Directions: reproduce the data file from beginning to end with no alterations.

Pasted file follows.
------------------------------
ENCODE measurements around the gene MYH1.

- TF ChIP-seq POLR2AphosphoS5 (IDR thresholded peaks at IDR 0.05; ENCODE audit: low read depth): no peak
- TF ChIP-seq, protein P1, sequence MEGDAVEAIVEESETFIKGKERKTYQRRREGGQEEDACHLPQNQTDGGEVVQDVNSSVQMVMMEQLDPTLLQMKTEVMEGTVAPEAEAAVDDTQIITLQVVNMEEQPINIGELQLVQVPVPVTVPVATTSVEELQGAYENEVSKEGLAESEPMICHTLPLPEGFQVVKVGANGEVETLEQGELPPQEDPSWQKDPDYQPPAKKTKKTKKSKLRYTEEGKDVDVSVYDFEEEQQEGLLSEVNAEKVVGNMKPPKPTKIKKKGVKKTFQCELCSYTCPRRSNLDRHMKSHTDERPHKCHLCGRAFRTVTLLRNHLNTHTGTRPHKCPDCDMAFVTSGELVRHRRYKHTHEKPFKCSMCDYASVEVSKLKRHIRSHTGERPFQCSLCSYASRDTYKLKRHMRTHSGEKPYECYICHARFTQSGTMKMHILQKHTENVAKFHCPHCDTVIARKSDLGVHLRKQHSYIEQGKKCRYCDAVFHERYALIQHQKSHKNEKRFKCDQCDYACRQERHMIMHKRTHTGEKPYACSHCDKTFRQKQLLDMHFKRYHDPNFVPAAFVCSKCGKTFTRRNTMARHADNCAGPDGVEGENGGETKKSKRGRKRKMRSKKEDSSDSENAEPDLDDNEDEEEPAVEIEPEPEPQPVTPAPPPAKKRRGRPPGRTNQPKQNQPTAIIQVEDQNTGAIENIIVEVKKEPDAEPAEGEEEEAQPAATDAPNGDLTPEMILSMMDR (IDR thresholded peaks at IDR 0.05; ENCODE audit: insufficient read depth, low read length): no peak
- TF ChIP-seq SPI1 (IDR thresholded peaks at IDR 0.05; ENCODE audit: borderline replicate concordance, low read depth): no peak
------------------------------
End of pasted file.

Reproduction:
ENCODE measurements around the gene MYH1.

- TF ChIP-seq POLR2AphosphoS5 (IDR thresholded peaks at IDR 0.05; ENCODE audit: low read depth): no peak
- TF ChIP-seq, protein P1, sequence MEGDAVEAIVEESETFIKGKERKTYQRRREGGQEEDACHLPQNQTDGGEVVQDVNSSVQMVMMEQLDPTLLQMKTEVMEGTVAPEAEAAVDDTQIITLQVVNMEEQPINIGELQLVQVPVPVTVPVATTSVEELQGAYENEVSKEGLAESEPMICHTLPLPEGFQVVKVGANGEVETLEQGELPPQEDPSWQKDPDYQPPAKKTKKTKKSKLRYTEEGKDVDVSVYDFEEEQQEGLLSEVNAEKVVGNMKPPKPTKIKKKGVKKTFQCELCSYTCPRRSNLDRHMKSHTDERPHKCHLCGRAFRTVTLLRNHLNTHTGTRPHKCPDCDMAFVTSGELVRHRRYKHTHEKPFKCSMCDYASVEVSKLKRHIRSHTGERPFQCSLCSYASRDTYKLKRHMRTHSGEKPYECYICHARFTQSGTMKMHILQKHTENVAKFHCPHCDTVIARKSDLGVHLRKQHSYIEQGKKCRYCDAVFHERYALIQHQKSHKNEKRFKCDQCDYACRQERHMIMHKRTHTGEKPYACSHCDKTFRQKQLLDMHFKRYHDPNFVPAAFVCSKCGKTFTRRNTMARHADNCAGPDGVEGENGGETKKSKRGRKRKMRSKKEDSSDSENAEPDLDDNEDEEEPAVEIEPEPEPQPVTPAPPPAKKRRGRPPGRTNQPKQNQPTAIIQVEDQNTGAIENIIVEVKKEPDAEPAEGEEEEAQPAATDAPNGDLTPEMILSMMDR (IDR thresholded peaks at IDR 0.05; ENCODE audit: insufficient read depth, low read length): no peak
- TF ChIP-seq SPI1 (IDR thresholded peaks at IDR 0.05; ENCODE audit: borderline replicate concordance, low read depth): no peak